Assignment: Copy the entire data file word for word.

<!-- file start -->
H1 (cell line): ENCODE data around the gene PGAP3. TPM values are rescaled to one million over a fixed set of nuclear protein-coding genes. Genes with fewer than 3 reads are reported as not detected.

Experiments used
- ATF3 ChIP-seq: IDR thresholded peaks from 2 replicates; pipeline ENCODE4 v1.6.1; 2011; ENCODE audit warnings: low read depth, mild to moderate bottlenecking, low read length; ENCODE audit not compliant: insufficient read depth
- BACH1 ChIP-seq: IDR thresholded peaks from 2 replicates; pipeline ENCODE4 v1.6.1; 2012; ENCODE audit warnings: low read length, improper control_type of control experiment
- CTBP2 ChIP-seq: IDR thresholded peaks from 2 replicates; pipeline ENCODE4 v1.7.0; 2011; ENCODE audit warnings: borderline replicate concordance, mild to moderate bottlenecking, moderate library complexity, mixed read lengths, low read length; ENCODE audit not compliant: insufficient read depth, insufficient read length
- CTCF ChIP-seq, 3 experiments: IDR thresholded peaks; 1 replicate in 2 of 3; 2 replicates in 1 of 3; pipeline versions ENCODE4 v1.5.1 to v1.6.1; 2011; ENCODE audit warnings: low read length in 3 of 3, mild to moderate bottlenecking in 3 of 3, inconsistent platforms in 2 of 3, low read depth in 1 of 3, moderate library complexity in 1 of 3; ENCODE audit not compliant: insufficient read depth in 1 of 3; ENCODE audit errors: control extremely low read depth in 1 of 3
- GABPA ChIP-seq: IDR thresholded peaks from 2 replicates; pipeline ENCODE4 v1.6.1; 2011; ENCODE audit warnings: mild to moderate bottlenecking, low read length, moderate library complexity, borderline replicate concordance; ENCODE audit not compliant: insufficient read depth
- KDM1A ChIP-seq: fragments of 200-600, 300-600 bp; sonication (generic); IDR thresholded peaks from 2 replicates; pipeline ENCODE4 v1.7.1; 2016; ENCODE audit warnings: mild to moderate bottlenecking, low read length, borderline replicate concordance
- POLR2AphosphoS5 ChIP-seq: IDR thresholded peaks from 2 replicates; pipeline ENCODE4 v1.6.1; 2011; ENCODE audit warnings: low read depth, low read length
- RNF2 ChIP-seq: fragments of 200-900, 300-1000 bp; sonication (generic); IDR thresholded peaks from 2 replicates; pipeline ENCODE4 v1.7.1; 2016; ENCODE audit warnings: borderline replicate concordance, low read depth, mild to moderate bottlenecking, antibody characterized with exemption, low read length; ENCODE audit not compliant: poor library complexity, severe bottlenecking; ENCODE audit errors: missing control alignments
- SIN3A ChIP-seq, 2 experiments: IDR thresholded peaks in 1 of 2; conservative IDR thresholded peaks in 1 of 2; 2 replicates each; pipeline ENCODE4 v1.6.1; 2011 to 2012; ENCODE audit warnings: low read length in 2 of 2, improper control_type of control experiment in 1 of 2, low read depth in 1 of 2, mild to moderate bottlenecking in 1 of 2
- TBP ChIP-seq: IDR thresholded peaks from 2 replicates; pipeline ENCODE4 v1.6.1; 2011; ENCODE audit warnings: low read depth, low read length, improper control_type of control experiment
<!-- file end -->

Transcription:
H1 (cell line): ENCODE data around the gene PGAP3. TPM values are rescaled to one million over a fixed set of nuclear protein-coding genes. Genes with fewer than 3 reads are reported as not detected.

Experiments used
- ATF3 ChIP-seq: IDR thresholded peaks from 2 replicates; pipeline ENCODE4 v1.6.1; 2011; ENCODE audit warnings: low read depth, mild to moderate bottlenecking, low read length; ENCODE audit not compliant: insufficient read depth
- BACH1 ChIP-seq: IDR thresholded peaks from 2 replicates; pipeline ENCODE4 v1.6.1; 2012; ENCODE audit warnings: low read length, improper control_type of control experiment
- CTBP2 ChIP-seq: IDR thresholded peaks from 2 replicates; pipeline ENCODE4 v1.7.0; 2011; ENCODE audit warnings: borderline replicate concordance, mild to moderate bottlenecking, moderate library complexity, mixed read lengths, low read length; ENCODE audit not compliant: insufficient read depth, insufficient read length
- CTCF ChIP-seq, 3 experiments: IDR thresholded peaks; 1 replicate in 2 of 3; 2 replicates in 1 of 3; pipeline versions ENCODE4 v1.5.1 to v1.6.1; 2011; ENCODE audit warnings: low read length in 3 of 3, mild to moderate bottlenecking in 3 of 3, inconsistent platforms in 2 of 3, low read depth in 1 of 3, moderate library complexity in 1 of 3; ENCODE audit not compliant: insufficient read depth in 1 of 3; ENCODE audit errors: control extremely low read depth in 1 of 3
- GABPA ChIP-seq: IDR thresholded peaks from 2 replicates; pipeline ENCODE4 v1.6.1; 2011; ENCODE audit warnings: mild to moderate bottlenecking, low read length, moderate library complexity, borderline replicate concordance; ENCODE audit not compliant: insufficient read depth
- KDM1A ChIP-seq: fragments of 200-600, 300-600 bp; sonication (generic); IDR thresholded peaks from 2 replicates; pipeline ENCODE4 v1.7.1; 2016; ENCODE audit warnings: mild to moderate bottlenecking, low read length, borderline replicate concordance
- POLR2AphosphoS5 ChIP-seq: IDR thresholded peaks from 2 replicates; pipeline ENCODE4 v1.6.1; 2011; ENCODE audit warnings: low read depth, low read length
- RNF2 ChIP-seq: fragments of 200-900, 300-1000 bp; sonication (generic); IDR thresholded peaks from 2 replicates; pipeline ENCODE4 v1.7.1; 2016; ENCODE audit warnings: borderline replicate concordance, low read depth, mild to moderate bottlenecking, antibody characterized with exemption, low read length; ENCODE audit not compliant: poor library complexity, severe bottlenecking; ENCODE audit errors: missing control alignments
- SIN3A ChIP-seq, 2 experiments: IDR thresholded peaks in 1 of 2; conservative IDR thresholded peaks in 1 of 2; 2 replicates each; pipeline ENCODE4 v1.6.1; 2011 to 2012; ENCODE audit warnings: low read length in 2 of 2, improper control_type of control experiment in 1 of 2, low read depth in 1 of 2, mild to moderate bottlenecking in 1 of 2
- TBP ChIP-seq: IDR thresholded peaks from 2 replicates; pipeline ENCODE4 v1.6.1; 2011; ENCODE audit warnings: low read depth, low read length, improper control_type of control experiment